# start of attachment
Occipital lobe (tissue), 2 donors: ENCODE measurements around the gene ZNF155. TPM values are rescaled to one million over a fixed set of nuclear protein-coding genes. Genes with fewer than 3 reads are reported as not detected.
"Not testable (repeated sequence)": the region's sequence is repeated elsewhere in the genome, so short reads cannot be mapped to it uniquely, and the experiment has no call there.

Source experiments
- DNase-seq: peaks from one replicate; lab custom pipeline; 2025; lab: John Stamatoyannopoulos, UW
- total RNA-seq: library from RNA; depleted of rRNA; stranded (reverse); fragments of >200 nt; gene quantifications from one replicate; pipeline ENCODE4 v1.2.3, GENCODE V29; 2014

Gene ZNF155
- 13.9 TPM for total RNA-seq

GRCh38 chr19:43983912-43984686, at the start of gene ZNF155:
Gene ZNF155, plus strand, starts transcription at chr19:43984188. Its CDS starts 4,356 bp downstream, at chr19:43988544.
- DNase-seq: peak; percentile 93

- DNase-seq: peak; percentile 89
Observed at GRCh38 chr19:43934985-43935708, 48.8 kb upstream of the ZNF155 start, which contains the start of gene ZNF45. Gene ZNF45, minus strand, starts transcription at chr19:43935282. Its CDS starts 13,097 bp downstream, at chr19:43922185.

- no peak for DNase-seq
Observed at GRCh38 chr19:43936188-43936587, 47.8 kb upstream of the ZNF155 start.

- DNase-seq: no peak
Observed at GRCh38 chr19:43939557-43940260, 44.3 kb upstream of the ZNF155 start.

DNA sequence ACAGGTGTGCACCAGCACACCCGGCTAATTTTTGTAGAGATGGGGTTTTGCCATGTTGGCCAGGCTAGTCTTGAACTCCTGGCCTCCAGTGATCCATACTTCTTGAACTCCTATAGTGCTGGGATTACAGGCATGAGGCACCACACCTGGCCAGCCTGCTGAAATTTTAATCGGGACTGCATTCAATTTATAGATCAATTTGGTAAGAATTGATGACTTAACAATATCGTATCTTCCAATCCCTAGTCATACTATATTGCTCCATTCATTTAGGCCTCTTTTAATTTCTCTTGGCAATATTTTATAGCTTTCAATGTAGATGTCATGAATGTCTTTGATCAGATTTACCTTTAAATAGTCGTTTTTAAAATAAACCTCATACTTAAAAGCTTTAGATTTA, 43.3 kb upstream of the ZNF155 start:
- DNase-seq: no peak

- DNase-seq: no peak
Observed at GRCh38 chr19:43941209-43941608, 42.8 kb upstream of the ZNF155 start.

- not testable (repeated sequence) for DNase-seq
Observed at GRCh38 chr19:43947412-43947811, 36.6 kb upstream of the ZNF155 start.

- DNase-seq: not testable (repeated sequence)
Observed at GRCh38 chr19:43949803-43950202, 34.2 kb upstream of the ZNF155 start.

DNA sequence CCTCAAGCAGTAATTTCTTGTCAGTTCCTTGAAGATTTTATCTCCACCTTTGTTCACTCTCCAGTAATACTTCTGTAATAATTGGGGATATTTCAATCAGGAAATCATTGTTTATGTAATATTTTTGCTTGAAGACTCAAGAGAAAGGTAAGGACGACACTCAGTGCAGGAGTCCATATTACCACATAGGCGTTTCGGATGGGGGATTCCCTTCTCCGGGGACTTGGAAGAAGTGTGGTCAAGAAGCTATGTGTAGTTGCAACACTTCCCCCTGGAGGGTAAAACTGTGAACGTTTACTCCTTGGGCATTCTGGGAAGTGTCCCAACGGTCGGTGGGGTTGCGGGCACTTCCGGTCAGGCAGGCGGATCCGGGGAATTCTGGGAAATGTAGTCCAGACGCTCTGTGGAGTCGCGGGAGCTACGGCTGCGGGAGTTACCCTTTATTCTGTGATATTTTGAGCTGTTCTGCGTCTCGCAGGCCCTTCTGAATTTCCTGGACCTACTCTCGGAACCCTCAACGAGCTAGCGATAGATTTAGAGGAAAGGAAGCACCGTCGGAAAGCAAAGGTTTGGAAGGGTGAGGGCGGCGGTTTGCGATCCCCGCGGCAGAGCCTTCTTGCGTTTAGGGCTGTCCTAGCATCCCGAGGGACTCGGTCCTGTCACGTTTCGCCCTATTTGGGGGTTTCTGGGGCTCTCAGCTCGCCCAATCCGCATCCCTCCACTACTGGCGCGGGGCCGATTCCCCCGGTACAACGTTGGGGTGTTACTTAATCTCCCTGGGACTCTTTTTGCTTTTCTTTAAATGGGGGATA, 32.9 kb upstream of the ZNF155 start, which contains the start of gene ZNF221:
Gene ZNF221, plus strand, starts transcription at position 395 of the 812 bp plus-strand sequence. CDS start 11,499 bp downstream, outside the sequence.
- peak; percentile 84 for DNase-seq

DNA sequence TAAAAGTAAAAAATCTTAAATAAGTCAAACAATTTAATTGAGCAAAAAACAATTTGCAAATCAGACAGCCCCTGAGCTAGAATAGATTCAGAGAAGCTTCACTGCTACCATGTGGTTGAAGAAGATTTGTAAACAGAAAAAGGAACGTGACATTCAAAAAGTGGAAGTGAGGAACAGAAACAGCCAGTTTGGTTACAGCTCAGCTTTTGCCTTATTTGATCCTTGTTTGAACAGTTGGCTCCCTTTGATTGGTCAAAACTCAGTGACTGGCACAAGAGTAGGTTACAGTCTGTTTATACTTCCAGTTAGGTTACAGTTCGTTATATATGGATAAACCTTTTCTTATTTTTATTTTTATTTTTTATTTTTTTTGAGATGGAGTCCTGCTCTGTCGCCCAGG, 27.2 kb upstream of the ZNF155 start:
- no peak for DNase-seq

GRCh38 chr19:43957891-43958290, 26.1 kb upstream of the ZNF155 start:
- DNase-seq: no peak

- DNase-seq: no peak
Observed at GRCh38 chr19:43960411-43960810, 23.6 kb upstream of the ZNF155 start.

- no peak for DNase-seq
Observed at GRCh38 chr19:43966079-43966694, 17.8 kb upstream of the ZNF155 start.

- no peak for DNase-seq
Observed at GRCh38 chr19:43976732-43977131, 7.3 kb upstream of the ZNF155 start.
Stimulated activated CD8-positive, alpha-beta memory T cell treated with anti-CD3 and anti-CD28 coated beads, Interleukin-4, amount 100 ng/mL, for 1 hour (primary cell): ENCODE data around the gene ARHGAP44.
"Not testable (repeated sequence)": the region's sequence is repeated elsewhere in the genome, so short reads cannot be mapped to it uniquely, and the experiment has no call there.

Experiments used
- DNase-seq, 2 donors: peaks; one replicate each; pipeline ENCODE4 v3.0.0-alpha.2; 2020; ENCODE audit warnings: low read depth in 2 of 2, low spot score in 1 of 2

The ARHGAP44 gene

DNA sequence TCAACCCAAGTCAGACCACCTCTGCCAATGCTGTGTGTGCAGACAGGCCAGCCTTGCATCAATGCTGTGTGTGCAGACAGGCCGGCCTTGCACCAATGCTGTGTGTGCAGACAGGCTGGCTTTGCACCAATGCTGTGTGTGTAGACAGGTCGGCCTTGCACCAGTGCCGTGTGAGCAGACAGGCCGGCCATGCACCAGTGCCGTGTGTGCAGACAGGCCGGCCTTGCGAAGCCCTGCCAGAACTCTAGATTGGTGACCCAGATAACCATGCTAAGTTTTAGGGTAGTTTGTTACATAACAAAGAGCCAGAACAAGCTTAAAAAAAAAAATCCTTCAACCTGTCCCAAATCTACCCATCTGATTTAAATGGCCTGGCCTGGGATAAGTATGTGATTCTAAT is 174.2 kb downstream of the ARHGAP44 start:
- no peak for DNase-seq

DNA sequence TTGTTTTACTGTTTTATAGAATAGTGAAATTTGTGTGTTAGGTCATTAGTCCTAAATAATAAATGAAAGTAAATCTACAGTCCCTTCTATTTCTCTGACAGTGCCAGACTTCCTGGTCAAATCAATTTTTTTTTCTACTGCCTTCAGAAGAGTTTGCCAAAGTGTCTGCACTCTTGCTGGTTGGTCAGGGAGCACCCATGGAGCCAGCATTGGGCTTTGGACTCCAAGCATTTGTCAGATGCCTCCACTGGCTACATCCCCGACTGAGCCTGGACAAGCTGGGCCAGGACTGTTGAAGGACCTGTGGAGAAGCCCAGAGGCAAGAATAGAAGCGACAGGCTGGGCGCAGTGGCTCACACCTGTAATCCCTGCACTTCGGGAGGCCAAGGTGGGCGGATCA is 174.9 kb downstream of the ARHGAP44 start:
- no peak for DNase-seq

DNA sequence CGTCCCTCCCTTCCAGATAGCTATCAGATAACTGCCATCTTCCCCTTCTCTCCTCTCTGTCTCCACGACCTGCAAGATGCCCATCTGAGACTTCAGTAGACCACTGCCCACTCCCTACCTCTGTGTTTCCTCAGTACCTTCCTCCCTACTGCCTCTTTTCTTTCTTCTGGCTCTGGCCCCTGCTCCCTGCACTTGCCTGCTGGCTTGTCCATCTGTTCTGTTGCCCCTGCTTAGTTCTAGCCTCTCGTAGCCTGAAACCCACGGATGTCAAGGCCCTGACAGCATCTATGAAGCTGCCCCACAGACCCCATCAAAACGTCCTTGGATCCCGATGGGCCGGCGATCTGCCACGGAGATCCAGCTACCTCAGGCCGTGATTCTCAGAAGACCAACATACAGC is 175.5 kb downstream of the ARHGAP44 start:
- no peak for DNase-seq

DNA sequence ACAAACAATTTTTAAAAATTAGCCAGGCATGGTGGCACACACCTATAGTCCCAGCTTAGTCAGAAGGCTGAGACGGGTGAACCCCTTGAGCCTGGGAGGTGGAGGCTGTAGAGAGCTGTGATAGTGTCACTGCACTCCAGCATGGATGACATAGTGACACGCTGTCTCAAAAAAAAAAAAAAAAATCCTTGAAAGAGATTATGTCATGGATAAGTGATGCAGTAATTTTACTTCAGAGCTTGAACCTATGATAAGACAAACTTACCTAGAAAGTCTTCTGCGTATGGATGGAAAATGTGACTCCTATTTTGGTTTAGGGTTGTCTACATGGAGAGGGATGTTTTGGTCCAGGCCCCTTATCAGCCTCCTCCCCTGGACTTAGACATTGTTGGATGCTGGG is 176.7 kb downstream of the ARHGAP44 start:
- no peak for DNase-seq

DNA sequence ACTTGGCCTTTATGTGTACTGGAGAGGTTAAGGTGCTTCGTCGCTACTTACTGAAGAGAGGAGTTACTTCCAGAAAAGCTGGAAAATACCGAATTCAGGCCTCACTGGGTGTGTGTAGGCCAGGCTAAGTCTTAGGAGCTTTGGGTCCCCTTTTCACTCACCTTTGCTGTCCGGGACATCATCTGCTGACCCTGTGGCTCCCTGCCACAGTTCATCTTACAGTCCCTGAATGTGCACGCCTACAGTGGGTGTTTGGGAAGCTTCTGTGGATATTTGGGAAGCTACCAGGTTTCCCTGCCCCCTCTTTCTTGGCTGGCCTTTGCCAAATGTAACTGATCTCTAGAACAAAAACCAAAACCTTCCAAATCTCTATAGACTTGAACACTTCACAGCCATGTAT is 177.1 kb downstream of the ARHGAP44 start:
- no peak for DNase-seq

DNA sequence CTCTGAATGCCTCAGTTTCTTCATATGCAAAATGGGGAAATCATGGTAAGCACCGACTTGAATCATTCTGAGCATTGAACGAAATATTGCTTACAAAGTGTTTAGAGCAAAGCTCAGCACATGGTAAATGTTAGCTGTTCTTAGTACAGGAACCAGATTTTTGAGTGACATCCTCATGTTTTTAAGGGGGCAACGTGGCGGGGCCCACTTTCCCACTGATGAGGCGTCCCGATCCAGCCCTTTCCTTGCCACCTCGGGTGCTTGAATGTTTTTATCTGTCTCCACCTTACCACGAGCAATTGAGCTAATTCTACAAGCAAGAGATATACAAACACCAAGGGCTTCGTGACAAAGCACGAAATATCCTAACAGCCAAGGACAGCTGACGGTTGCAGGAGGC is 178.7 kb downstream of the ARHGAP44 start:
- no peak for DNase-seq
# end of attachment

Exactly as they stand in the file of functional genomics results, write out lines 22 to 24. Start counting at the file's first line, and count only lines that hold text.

Observed at GRCh38 chr19:43947412-43947811, 36.6 kb upstream of the ZNF155 start.

- DNase-seq: not testable (repeated sequence)
Observed at GRCh38 chr19:43949803-43950202, 34.2 kb upstream of the ZNF155 start.